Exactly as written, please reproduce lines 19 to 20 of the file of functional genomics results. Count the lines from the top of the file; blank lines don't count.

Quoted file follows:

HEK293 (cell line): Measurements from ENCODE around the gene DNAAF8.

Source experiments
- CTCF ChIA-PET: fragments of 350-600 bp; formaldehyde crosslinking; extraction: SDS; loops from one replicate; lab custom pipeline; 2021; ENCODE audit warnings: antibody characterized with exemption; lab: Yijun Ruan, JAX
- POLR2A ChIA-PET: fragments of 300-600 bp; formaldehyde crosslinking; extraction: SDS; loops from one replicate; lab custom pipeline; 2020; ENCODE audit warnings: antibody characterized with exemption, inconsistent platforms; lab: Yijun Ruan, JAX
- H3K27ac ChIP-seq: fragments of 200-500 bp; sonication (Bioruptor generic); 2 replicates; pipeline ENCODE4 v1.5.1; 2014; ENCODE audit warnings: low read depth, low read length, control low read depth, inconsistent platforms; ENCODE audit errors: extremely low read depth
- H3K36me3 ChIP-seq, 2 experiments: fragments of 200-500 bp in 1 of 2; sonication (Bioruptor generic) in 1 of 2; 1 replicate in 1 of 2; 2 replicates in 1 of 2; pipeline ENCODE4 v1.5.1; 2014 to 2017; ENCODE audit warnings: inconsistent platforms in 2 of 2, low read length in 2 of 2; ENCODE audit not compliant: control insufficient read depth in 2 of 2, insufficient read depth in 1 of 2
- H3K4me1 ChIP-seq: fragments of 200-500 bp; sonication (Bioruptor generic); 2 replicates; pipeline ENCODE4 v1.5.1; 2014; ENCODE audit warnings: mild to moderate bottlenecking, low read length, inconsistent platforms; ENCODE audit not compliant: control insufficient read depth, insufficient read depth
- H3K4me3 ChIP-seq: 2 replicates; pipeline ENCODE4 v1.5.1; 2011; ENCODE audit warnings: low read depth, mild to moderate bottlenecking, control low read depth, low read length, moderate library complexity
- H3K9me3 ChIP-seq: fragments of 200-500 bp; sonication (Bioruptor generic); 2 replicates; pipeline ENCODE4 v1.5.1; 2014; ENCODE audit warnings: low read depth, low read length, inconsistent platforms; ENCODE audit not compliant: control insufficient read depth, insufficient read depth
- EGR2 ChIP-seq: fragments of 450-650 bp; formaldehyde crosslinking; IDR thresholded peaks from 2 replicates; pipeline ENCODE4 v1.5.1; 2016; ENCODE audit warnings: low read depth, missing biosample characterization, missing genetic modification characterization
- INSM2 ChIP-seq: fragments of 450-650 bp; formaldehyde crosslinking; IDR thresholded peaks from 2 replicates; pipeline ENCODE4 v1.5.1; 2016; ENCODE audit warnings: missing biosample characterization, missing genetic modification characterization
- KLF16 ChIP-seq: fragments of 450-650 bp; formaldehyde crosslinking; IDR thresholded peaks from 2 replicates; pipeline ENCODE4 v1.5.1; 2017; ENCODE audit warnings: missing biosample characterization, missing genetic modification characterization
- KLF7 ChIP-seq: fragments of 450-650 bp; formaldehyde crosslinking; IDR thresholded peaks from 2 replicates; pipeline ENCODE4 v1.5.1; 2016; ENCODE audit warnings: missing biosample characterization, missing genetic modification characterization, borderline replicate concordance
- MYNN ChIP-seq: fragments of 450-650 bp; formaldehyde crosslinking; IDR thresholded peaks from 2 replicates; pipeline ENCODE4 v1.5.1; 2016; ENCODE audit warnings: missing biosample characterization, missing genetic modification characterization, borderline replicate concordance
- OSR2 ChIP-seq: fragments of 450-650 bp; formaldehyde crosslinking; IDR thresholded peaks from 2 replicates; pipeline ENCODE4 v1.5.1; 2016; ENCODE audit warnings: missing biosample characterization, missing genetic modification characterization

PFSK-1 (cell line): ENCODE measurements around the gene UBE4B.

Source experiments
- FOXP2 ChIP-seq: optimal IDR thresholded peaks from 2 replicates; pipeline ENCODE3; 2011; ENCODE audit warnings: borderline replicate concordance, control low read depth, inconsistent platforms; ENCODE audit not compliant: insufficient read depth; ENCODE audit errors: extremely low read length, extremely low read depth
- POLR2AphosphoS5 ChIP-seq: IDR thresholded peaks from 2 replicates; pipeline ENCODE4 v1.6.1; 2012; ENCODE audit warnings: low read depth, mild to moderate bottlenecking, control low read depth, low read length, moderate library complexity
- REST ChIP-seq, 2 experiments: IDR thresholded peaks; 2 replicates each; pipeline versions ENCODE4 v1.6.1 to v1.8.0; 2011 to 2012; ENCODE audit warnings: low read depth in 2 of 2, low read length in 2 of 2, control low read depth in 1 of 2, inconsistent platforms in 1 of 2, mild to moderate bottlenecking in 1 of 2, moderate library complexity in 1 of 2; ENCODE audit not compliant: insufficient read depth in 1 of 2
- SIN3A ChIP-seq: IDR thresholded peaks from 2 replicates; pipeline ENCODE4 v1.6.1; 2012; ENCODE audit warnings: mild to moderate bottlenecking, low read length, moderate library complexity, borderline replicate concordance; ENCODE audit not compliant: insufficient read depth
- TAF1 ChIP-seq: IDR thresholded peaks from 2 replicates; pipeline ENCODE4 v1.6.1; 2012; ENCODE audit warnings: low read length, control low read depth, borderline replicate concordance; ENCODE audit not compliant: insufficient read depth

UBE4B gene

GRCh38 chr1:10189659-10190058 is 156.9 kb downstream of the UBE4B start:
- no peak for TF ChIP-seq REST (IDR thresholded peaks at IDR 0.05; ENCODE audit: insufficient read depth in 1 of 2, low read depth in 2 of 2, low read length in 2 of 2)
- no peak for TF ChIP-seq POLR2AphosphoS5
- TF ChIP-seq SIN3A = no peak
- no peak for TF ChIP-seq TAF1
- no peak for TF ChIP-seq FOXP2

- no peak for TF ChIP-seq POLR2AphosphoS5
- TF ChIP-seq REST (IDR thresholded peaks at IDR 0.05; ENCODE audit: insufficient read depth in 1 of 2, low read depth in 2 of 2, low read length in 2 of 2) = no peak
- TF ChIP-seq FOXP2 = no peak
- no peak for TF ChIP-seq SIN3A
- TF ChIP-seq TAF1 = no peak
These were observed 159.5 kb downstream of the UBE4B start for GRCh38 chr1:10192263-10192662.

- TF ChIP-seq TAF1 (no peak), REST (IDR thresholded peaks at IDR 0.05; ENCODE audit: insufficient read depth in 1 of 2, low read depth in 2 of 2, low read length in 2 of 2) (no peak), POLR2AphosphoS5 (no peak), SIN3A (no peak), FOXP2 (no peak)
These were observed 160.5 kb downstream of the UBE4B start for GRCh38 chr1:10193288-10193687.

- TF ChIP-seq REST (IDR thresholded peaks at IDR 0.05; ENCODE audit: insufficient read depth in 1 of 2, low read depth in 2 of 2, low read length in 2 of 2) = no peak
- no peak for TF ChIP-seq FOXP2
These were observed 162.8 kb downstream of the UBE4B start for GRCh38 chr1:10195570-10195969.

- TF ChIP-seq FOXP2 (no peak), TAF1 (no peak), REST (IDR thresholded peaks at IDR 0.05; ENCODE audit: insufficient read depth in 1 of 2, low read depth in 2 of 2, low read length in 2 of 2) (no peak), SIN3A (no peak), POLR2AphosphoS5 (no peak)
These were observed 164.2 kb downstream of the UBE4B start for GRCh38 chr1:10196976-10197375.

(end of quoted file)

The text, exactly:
- POLR2AphosphoS5 ChIP-seq: IDR thresholded peaks from 2 replicates; pipeline ENCODE4 v1.6.1; 2012; ENCODE audit warnings: low read depth, mild to moderate bottlenecking, control low read depth, low read length, moderate library complexity
- REST ChIP-seq, 2 experiments: IDR thresholded peaks; 2 replicates each; pipeline versions ENCODE4 v1.6.1 to v1.8.0; 2011 to 2012; ENCODE audit warnings: low read depth in 2 of 2, low read length in 2 of 2, control low read depth in 1 of 2, inconsistent platforms in 1 of 2, mild to moderate bottlenecking in 1 of 2, moderate library complexity in 1 of 2; ENCODE audit not compliant: insufficient read depth in 1 of 2